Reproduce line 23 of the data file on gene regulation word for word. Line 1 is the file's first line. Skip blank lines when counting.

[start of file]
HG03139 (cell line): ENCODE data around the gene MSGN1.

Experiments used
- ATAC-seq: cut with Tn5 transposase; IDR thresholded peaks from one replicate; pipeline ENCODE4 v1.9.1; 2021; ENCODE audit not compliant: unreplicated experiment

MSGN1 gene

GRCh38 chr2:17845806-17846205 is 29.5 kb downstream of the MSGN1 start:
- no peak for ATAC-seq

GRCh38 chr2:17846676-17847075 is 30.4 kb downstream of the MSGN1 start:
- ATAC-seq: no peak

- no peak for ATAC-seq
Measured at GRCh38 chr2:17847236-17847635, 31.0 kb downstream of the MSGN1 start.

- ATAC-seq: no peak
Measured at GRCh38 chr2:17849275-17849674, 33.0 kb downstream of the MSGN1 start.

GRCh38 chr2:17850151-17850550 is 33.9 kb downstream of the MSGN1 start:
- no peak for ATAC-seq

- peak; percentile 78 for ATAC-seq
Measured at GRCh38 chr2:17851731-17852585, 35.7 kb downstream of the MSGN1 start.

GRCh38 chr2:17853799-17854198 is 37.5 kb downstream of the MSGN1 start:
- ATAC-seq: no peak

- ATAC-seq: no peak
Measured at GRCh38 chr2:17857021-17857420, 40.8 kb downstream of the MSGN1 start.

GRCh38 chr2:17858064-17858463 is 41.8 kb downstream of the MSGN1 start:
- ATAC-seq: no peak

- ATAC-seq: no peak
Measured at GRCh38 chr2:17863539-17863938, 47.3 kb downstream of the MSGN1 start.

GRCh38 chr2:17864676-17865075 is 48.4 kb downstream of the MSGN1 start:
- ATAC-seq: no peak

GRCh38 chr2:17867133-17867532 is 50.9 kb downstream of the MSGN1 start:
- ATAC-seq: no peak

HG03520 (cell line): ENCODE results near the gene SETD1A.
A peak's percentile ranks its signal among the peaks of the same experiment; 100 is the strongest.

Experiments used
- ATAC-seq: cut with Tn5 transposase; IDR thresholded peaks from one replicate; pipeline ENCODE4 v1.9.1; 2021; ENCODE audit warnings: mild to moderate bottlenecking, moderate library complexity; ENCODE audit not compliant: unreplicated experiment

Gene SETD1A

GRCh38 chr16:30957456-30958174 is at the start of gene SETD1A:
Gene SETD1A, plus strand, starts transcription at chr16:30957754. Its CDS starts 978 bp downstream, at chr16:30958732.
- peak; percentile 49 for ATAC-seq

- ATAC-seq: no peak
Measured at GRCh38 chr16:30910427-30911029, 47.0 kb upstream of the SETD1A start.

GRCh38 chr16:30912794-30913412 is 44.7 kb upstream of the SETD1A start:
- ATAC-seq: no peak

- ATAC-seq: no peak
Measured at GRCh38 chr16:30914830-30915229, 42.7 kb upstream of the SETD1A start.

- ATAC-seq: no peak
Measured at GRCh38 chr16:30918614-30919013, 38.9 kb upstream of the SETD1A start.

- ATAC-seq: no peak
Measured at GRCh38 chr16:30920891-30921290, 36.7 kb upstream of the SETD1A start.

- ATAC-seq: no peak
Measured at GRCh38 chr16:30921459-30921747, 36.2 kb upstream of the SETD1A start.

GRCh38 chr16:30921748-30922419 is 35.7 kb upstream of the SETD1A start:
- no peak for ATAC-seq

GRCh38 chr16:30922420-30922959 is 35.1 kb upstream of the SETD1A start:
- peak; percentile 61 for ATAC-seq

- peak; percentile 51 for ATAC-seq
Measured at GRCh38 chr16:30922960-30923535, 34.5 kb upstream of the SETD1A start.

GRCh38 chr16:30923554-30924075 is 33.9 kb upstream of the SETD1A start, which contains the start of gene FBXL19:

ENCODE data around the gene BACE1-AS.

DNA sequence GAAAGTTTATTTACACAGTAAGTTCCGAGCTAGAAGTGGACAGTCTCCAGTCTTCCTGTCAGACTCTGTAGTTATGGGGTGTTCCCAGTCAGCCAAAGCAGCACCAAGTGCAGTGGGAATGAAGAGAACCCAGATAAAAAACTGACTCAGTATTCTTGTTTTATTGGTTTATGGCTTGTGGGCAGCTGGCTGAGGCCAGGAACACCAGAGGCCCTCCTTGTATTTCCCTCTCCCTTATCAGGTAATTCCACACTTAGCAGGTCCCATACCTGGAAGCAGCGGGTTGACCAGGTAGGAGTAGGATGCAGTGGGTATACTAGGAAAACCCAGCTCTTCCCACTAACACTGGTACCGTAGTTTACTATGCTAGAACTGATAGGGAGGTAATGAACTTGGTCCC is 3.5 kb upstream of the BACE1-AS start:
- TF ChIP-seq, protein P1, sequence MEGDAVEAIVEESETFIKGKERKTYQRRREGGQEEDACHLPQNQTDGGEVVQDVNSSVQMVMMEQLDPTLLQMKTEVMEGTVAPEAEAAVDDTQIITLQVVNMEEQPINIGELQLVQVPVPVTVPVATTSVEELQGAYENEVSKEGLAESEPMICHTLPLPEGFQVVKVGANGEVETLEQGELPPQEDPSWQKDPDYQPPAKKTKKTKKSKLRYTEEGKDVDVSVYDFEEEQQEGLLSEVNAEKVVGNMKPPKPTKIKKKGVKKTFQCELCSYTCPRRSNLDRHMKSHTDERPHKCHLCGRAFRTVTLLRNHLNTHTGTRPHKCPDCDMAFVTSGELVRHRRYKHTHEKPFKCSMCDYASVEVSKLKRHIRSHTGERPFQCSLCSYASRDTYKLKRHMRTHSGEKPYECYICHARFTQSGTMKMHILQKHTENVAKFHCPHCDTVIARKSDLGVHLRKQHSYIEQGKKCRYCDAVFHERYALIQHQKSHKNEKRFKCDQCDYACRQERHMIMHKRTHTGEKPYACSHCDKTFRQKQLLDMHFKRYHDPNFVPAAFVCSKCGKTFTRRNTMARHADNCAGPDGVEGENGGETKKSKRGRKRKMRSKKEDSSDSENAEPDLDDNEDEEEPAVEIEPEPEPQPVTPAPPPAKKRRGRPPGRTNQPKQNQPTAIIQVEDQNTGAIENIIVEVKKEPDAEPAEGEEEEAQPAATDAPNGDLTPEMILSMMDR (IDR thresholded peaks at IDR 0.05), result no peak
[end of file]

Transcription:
- ATAC-seq: no peak